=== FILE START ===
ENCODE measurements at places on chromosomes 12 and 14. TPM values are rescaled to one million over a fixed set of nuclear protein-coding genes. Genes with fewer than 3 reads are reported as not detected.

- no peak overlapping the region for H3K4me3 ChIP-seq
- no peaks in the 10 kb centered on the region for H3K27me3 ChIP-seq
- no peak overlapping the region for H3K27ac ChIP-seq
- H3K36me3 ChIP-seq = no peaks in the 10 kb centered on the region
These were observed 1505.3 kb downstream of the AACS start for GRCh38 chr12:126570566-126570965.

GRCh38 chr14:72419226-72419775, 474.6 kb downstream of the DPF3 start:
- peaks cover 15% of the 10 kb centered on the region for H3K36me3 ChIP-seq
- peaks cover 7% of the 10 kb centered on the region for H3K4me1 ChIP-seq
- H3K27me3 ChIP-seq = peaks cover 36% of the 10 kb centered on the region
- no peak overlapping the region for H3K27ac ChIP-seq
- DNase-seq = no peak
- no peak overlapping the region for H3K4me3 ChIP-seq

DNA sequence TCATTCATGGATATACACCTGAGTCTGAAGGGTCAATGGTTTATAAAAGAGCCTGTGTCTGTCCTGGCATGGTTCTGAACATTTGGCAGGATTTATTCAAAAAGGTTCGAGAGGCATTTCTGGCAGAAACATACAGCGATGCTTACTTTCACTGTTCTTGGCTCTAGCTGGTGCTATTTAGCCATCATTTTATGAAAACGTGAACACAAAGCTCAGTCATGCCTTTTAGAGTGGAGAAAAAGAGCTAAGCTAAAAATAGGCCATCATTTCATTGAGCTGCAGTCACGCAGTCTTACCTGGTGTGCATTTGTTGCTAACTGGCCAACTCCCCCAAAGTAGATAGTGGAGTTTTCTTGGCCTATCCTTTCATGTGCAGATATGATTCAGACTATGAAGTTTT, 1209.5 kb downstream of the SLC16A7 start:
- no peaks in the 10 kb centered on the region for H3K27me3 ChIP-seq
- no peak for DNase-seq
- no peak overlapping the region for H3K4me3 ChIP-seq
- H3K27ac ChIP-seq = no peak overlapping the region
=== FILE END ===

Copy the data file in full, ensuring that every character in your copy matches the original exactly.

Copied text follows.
ENCODE measurements at places on chromosomes 12 and 14. TPM values are rescaled to one million over a fixed set of nuclear protein-coding genes. Genes with fewer than 3 reads are reported as not detected.

- no peak overlapping the region for H3K4me3 ChIP-seq
- no peaks in the 10 kb centered on the region for H3K27me3 ChIP-seq
- no peak overlapping the region for H3K27ac ChIP-seq
- H3K36me3 ChIP-seq = no peaks in the 10 kb centered on the region
These were observed 1505.3 kb downstream of the AACS start for GRCh38 chr12:126570566-126570965.

GRCh38 chr14:72419226-72419775, 474.6 kb downstream of the DPF3 start:
- peaks cover 15% of the 10 kb centered on the region for H3K36me3 ChIP-seq
- peaks cover 7% of the 10 kb centered on the region for H3K4me1 ChIP-seq
- H3K27me3 ChIP-seq = peaks cover 36% of the 10 kb centered on the region
- no peak overlapping the region for H3K27ac ChIP-seq
- DNase-seq = no peak
- no peak overlapping the region for H3K4me3 ChIP-seq

DNA sequence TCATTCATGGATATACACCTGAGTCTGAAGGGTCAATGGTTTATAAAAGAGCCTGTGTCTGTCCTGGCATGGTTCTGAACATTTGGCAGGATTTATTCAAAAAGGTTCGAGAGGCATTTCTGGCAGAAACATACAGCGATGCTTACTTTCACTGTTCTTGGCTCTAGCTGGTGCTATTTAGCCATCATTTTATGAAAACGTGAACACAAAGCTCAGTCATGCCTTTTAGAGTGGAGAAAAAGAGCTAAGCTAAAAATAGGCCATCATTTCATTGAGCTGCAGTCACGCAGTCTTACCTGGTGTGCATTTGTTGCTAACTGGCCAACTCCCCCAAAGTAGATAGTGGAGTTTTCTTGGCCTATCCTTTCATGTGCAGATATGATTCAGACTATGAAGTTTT, 1209.5 kb downstream of the SLC16A7 start:
- no peaks in the 10 kb centered on the region for H3K27me3 ChIP-seq
- no peak for DNase-seq
- no peak overlapping the region for H3K4me3 ChIP-seq
- H3K27ac ChIP-seq = no peak overlapping the region